4. Can I have several career goals?

    It’s best to have one clearly-defined career goal and stick with it. (Of course, you can still have goals in other areas of your life.) Having a single career goal shows that you’re capable of focusing, and it shows that you like to accomplish what you set out to do.

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    On the other hand, you might have multiple related career goals. This could mean that you have short-term goals that dovetail into your ultimate long-term career goal. You might also have several smaller goals that feed into a single purpose.

    For example, if you want to become a lawyer, you might become a paralegal and attend law school at the same time. If you want to be a school administrator, you might have initial goals of being a classroom teacher and studying education policy. In both cases, these temporary jobs and the extra education help you reach your ultimate goal.

    Summary

    You’ll have to devote some time to setting career goals, but you’ll be so much more successful with some direction. Remember to:

    • Set SMART goals. SMART goals are Specific, Measurable, Action-oriented, and Realistic with Timelines. When you set goals with these things in mind, you are likely to achieve the outcomes you want.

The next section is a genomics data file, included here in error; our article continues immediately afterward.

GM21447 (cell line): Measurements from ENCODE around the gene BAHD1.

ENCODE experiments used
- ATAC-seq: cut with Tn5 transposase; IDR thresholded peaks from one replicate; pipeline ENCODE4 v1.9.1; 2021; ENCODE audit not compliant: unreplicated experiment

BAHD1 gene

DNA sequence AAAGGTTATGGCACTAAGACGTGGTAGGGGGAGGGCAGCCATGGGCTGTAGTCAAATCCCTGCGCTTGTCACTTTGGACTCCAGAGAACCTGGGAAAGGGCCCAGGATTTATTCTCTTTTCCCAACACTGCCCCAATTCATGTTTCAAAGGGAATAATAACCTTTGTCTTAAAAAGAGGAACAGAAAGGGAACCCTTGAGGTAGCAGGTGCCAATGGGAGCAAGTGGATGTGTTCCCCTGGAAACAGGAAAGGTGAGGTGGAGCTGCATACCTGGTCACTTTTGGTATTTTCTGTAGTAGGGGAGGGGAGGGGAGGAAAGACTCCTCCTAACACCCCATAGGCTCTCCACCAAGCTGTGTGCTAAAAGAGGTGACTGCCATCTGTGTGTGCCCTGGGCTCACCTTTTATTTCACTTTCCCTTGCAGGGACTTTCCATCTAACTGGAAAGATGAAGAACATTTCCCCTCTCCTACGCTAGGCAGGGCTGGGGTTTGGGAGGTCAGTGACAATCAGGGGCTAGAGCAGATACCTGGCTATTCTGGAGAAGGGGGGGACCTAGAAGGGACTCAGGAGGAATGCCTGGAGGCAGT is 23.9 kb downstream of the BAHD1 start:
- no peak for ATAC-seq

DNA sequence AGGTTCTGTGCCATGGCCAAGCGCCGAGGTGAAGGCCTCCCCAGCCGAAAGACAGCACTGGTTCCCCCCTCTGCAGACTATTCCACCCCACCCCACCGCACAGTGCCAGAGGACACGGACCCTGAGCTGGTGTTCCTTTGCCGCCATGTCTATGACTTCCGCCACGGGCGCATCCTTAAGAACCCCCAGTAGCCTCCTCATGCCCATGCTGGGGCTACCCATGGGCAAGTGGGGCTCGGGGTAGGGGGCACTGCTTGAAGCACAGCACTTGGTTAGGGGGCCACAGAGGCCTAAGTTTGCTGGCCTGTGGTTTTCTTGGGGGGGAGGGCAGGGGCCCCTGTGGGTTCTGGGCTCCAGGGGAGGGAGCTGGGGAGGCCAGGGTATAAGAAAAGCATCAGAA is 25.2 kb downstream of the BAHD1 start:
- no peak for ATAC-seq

• Have short-term and long-term goals. Short-term career goals can be completed in 1-3 years, while long-term goals will take 3-5 years to finish. Your short-term goals should set you up to accomplish your long-term goals.
    • Assess your capabilities by coming up with an Individual Development Plan. Knowing how to set goals won’t help you if you don’t know yourself. Understand what your strengths and weaknesses are by taking some self-assessments.
    • Choose goals that are appropriate to your ultimate aims. Your career goals should be relevant to one another. If they aren’t, then you may need to narrow your focus. Your goals should match the type of job that you want and the quality of life that you want to lead.
    • Be clear about your goals with potential employers. Always be honest with potential employers about what you want to do with your life. If your goals differ from the company’s objectives, find a way bridge the gap between what you want for yourself and what your employer expects.

    By doing goal-setting work now, you’ll be able to make conscious choices on your career path. You can always adjust your plan if things change for you, but the key is to give yourself a road map for success.

    More Tips About Setting Work Goals

    Featured photo credit: Tyler Franta via unsplash.com

    Reference